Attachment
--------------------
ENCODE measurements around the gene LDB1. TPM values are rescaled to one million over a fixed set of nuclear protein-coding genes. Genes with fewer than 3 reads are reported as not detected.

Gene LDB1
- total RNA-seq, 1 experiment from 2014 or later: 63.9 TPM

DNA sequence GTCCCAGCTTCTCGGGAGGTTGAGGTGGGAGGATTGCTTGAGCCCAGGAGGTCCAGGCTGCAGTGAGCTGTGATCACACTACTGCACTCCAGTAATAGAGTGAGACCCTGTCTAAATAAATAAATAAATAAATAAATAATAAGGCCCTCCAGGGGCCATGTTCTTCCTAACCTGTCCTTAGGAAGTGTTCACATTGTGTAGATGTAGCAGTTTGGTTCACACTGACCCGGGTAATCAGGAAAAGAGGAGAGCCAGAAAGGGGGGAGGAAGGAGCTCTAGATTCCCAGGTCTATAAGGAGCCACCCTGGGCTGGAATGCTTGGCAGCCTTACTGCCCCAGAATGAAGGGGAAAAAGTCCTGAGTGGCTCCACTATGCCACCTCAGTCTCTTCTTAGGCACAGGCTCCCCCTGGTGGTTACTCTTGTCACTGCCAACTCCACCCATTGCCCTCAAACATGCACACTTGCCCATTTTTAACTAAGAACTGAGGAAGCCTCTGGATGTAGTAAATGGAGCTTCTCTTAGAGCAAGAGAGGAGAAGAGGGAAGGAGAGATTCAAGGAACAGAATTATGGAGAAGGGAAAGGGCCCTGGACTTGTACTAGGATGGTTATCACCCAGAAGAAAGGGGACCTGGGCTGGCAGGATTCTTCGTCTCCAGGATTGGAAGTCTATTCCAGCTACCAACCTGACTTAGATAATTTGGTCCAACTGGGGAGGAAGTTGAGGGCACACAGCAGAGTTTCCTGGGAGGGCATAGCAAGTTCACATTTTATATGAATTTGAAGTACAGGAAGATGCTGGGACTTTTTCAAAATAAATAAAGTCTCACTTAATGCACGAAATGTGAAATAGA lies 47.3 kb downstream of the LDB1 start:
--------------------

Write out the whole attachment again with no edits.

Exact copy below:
ENCODE measurements around the gene LDB1. TPM values are rescaled to one million over a fixed set of nuclear protein-coding genes. Genes with fewer than 3 reads are reported as not detected.

Gene LDB1
- total RNA-seq, 1 experiment from 2014 or later: 63.9 TPM

DNA sequence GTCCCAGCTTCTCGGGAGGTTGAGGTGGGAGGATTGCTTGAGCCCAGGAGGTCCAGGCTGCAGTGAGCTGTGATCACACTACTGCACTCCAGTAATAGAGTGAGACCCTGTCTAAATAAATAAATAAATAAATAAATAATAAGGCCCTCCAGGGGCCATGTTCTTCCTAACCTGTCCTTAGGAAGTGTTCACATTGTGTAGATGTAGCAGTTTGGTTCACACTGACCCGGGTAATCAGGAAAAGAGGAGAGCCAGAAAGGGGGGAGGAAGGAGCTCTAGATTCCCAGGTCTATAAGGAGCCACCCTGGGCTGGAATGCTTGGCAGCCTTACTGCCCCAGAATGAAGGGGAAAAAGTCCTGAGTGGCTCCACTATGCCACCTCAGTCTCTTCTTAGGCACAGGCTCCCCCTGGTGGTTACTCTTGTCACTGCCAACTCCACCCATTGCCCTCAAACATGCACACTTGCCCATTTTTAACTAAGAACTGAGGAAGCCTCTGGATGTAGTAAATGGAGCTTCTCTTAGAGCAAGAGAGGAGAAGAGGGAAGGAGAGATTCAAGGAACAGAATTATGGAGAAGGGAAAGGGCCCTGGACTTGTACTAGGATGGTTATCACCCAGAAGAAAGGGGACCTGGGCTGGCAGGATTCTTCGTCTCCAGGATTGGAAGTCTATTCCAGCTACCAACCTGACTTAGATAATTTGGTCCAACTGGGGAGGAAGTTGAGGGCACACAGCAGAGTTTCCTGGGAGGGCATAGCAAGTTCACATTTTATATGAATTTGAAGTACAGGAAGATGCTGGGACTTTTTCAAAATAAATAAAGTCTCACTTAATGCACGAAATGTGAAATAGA lies 47.3 kb downstream of the LDB1 start: